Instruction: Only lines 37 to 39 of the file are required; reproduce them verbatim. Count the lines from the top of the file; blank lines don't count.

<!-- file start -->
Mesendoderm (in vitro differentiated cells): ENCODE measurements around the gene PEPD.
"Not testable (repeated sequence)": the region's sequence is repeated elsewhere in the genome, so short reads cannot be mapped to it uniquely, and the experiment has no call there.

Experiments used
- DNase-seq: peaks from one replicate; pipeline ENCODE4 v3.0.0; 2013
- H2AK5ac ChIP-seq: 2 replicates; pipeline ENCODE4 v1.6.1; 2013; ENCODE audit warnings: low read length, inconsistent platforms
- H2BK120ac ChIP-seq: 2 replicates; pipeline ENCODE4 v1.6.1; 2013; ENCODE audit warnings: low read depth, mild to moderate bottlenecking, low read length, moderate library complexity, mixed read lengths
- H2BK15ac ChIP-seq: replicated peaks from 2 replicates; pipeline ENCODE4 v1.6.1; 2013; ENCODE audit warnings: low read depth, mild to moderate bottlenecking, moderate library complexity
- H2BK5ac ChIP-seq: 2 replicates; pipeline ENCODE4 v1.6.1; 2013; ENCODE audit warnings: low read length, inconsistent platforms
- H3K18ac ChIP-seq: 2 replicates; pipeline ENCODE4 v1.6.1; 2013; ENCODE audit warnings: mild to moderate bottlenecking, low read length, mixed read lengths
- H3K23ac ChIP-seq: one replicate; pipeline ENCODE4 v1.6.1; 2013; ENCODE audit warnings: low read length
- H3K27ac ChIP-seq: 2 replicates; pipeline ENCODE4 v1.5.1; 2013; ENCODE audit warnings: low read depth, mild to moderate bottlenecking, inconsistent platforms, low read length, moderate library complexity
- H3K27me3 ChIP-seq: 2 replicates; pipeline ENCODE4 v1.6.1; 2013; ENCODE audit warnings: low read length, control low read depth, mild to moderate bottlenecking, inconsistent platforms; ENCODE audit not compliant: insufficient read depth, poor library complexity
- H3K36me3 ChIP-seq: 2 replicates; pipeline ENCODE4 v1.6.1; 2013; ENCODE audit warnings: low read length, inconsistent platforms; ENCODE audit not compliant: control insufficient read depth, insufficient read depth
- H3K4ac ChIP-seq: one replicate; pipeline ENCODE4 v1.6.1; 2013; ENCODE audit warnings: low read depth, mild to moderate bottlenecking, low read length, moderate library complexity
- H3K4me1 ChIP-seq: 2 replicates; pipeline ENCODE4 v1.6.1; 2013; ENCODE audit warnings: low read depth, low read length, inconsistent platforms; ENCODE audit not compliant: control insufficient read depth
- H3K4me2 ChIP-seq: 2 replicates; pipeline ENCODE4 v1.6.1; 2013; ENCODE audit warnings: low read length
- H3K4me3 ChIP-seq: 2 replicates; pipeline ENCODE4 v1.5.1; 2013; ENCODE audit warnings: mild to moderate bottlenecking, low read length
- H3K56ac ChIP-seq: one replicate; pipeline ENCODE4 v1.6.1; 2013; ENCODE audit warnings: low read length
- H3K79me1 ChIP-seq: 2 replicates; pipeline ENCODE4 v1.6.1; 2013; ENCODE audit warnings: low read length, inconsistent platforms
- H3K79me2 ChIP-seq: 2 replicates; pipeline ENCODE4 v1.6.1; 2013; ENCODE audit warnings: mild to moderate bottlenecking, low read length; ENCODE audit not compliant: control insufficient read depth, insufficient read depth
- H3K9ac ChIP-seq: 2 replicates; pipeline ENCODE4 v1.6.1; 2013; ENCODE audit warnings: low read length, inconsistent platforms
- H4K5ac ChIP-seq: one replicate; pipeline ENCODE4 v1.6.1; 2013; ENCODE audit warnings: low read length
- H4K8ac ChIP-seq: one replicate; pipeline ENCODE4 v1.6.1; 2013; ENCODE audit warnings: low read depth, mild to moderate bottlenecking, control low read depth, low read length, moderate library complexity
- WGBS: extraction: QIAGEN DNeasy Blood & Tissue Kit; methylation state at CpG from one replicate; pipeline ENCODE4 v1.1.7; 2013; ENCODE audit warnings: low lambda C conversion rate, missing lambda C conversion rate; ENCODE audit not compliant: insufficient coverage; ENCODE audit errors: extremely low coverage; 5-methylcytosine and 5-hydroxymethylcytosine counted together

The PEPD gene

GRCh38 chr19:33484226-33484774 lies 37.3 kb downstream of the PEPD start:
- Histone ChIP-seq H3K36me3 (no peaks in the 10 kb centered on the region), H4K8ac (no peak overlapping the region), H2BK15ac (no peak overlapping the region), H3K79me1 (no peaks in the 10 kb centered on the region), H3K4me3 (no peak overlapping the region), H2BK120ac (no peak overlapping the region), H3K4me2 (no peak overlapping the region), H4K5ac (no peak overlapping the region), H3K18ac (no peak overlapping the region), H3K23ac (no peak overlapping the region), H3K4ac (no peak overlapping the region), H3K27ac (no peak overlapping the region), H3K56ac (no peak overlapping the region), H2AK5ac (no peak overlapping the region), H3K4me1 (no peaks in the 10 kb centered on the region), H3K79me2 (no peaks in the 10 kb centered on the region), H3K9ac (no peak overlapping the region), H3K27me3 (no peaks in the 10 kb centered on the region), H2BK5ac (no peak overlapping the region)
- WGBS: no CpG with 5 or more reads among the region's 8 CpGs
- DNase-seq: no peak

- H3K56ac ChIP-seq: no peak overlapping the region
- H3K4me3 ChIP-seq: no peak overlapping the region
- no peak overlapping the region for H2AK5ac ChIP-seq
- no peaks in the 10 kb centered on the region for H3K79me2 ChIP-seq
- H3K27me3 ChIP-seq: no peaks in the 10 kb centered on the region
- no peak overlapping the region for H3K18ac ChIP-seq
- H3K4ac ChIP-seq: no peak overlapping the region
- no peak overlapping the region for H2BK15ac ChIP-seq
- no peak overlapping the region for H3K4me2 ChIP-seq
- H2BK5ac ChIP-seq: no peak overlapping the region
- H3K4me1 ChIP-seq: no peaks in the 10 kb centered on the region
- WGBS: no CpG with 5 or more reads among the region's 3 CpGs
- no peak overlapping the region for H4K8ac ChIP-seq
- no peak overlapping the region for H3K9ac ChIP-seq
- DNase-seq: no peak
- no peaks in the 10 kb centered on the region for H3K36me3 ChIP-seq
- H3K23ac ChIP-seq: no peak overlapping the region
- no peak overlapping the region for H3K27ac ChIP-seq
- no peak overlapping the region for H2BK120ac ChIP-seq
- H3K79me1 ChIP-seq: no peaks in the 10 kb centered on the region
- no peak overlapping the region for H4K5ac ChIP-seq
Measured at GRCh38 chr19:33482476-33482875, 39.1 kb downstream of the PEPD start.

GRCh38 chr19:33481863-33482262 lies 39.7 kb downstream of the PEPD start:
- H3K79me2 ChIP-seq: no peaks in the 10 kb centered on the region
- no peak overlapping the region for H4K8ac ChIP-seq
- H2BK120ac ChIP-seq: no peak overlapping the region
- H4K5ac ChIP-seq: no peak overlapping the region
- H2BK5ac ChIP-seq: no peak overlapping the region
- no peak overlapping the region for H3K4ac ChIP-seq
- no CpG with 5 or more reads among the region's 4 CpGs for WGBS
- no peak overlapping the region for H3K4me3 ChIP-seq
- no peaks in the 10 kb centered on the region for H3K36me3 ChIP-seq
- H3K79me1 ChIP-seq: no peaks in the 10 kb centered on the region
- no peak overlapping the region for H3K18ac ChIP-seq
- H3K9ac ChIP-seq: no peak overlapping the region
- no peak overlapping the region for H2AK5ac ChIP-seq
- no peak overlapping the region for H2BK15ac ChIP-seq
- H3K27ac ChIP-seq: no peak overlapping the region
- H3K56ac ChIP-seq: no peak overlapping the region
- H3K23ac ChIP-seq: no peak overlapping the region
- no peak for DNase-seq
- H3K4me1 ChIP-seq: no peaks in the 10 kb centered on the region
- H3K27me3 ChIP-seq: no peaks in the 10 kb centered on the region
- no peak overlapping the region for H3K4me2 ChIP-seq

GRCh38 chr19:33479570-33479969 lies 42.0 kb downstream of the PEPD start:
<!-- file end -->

- no peak overlapping the region for H2BK15ac ChIP-seq
- no peak overlapping the region for H3K4me2 ChIP-seq
- H2BK5ac ChIP-seq: no peak overlapping the region